Today I met a sales rep from one of the main music distribution groups. He, along with others in the industry, is uncomfortable with internet retailers and clearly thinks that they are doing damage to music shops.
Now, I used to work in Human Resources and so I am used to being portrayed as the spawn of Satan - the HR department is usually the most despised in any company. But the conversation set me thinking. Is there any truth in this view?
So why are music shops closing down? There are a few reasons in my view:
- rents - in common with other retailers, the massive increase in rent over recent years has impacted on some music shops, often the ones set up more recently
- over-reliance on selling instruments - the big profit margins on instruments and electronic equipment has led some to stock up on this instead of sheet music, but in a recession people simply don't buy instruments as frequently, leading to cashflow problems
- poor selection and supply of sheet music (customer service) - people do buy sheet music regularly, especially parents with kids learning instruments, and this repeat business should be the bread and butter of a music shop - too often it is neglected
I don't include the internet as in this list as I don't think it is a direct cause. I have always felt that a high street music shop with an existing brand and customers had a major advantage over someone like me, trying to build a business into UK wide internet retailer. Yet I find, time and time again, that I keep more music in stock than most music shops with all the stock space they have. On top of that, I have access to much more music which I don't keep in stock but order on demand.
This is a key issue in the debate of internet v high street retailers. In the high street, you have to choose what to stock. On the internet, you can post everything available - given the thousands of pieces of music out there, this is an advantage for the online retailer. But it should be said that any music shop can do what I have done - create a website and add to it all the things they can't keep in stock.
There is also the change in shopping habits of the consumer. Many of my new customers are parents whose child is just starting to learn an instrument. These people turn naturally to the internet, they don't bother going shopping in the high street. Others don't have the time or want to spend the money driving to a music shop which might not have the book anyway. Like it or not, many people these days want to shop from home - I do, and I'm not alone. When you can spend 15 minutes online and buy what you want, to have it turn up a few days later, why waste half a day at the weekend trying to find it in the high street?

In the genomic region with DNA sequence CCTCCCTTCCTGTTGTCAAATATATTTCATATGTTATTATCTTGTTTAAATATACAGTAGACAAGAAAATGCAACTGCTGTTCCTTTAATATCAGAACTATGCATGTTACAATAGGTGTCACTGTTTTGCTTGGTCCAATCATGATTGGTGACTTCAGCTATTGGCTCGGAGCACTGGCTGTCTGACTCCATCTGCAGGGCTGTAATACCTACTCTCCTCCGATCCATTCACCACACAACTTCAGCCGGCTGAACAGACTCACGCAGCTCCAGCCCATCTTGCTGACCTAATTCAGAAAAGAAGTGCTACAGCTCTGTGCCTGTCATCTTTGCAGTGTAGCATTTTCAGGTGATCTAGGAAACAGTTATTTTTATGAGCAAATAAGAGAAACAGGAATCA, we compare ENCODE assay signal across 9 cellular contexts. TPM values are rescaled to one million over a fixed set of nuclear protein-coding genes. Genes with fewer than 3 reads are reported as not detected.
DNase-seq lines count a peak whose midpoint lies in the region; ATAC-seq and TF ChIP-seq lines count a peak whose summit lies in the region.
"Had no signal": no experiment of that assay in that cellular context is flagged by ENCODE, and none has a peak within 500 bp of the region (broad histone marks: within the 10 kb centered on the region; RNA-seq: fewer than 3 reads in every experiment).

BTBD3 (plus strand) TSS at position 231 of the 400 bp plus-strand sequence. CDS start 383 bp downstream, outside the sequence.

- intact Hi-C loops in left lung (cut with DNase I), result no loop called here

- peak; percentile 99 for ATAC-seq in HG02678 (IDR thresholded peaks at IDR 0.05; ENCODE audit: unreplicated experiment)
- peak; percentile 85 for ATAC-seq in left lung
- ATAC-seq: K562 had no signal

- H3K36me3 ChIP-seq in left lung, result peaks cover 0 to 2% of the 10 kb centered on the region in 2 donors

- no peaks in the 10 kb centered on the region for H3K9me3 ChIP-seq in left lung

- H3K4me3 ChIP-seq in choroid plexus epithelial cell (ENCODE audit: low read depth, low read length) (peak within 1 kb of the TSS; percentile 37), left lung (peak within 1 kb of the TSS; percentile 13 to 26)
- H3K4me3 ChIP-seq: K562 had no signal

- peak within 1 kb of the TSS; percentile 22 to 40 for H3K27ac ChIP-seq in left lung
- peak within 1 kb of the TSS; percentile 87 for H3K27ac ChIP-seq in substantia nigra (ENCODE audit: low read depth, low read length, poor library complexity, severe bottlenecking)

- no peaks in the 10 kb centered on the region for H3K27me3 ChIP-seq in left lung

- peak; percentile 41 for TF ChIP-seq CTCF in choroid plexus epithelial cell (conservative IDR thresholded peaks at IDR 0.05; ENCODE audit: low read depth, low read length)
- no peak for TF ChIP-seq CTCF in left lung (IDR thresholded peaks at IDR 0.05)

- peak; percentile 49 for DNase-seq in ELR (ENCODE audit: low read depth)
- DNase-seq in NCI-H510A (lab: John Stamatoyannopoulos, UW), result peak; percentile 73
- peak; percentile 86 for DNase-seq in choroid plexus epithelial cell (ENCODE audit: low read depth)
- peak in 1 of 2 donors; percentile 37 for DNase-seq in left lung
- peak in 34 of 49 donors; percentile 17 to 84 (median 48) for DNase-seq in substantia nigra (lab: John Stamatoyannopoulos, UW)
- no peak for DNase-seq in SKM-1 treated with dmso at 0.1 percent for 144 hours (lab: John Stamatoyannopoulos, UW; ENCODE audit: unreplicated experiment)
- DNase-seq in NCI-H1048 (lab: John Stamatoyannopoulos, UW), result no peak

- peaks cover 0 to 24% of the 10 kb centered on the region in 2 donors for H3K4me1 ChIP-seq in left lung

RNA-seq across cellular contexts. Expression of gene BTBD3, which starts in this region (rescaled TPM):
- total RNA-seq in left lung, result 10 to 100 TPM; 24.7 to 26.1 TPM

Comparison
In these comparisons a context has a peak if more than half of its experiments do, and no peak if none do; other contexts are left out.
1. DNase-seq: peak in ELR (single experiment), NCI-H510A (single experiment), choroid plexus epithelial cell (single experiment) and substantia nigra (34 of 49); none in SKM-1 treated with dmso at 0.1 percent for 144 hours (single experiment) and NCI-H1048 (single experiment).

A lot of retailers forget that there are many people in the UK who live in rural areas and who simply do not have access to a music shop. Where are these people to go? The internet is a saviour for those who live on Scottish islands, remote areas of Wales or the southwest of England where there are few large centres of population capable of supporting a music shop.
The sales rep said to me today that internet shopping makes it harder to market new music as people cannot see it and so decide whether to buy it. My answers to that are:
- most books are bought by parents as ordered by teachers, so it is teachers who have to be persuaded - there are ways to do this (too long for this post!)
- publishers have to make PDF extracts of the music available to retailers for their websites so people can peruse them - this is starting but very slowly
Having said all that, I do think this is a genuine problem. I have tried a "new" page with little success, and I need to give more thought to how to achieve this.
So what is the threat to music shops from internet retailers?
- loss of business due to heavy discounting (this applies mainly to instruments and accessories) as internet retailers have lower overheads
- loss of business as people change their shopping habits towards more online purchases
The key in all of this is customer service - every business has to build its customer base by providing what the customer wants and in such a way that the customer is incentivised to come back and spend more money. Whether you're in the high street or online, this doesn't change.
Any business has to seek to be as efficient as it can be, and music shops are no exception. The general consensus in the music business seems to be that the weaker players are being shaken out - those that survive will be the better ones. Many music shops have expanded into areas such as music lessons and other ancillary services - we all have to find our own niche and there are plenty of opportunities to do just that, including using the internet.
I have a few niche areas: the instruments that other retailers cover poorly, e.g. bassoon, baritone, tenor horn, etc.; certain products that most others don't carry; low postage rates due to the fact I recycle packaging; and a pride in fast, high quality customer service. Does that make me the devil? Or have I just filled the gaps that I can see in the sheet music business?
Any music shop can create a website and increase their turnover by selling online as well as in the high street. It does, however, require a different approach: I value the flexibility that trading online gives me, no 9 to 5 for me, but that means that I also write blog posts at 8pm, monitor my site in the evening when most transactions go through, and when prices change, spend my evenings trawling my site to update them. I can't shut up shop at 5pm every day.
Maybe this is symptomatic of the real threat - moving away from the traditional way of doing things into a new world with a new technology. I don't know - you decide.